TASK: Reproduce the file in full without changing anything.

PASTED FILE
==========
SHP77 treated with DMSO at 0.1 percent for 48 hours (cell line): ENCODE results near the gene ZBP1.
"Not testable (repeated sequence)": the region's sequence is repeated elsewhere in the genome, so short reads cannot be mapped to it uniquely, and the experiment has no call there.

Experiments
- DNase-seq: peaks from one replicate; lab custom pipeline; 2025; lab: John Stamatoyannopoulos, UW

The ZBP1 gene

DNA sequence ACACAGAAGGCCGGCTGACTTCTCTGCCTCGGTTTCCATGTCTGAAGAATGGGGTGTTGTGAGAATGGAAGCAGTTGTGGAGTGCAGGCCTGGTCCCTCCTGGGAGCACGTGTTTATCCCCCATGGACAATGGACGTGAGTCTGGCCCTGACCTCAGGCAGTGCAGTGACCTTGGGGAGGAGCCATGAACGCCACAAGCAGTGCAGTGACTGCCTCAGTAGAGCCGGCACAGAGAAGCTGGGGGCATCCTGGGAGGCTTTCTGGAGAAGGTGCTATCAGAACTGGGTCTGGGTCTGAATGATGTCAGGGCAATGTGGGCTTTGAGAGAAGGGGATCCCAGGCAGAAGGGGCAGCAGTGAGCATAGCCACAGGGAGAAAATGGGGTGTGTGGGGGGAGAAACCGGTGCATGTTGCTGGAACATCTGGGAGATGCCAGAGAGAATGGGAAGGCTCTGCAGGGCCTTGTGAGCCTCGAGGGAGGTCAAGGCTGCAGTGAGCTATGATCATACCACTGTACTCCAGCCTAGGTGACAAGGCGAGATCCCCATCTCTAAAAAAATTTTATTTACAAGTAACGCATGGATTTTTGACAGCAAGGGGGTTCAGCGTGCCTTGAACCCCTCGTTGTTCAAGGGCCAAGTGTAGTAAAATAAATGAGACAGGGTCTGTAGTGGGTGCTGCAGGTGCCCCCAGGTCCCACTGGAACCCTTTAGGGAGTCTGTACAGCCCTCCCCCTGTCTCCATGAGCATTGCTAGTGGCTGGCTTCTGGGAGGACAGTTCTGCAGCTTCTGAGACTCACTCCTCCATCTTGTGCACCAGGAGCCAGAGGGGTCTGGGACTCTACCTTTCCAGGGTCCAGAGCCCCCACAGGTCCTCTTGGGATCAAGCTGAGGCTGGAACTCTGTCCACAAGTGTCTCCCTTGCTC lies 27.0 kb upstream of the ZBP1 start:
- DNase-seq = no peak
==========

SHP77 treated with DMSO at 0.1 percent for 48 hours (cell line): ENCODE results near the gene ZBP1.
"Not testable (repeated sequence)": the region's sequence is repeated elsewhere in the genome, so short reads cannot be mapped to it uniquely, and the experiment has no call there.

Experiments
- DNase-seq: peaks from one replicate; lab custom pipeline; 2025; lab: John Stamatoyannopoulos, UW

The ZBP1 gene

DNA sequence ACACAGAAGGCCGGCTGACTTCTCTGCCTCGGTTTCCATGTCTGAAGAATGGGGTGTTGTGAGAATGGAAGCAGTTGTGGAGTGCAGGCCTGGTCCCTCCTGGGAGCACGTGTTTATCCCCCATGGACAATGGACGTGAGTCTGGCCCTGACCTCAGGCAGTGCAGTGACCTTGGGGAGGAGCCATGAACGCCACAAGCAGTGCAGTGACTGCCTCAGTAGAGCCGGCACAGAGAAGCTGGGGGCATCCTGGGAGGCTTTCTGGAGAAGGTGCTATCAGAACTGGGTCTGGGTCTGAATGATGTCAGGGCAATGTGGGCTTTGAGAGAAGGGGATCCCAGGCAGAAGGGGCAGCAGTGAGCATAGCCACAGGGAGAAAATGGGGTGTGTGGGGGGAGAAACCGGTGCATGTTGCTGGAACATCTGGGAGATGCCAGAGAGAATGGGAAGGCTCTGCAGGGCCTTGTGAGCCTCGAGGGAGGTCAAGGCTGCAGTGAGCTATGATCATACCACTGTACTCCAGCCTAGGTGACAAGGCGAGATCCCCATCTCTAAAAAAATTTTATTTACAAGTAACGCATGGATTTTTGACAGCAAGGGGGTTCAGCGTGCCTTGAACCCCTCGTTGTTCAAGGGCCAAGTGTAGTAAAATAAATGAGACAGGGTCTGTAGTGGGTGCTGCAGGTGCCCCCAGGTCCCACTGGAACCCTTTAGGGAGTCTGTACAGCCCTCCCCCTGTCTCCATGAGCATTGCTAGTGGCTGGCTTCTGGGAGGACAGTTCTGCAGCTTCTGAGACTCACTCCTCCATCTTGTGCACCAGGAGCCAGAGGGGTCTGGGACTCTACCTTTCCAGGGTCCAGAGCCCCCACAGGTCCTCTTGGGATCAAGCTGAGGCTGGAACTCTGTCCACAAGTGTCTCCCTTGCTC lies 27.0 kb upstream of the ZBP1 start:
- DNase-seq = no peak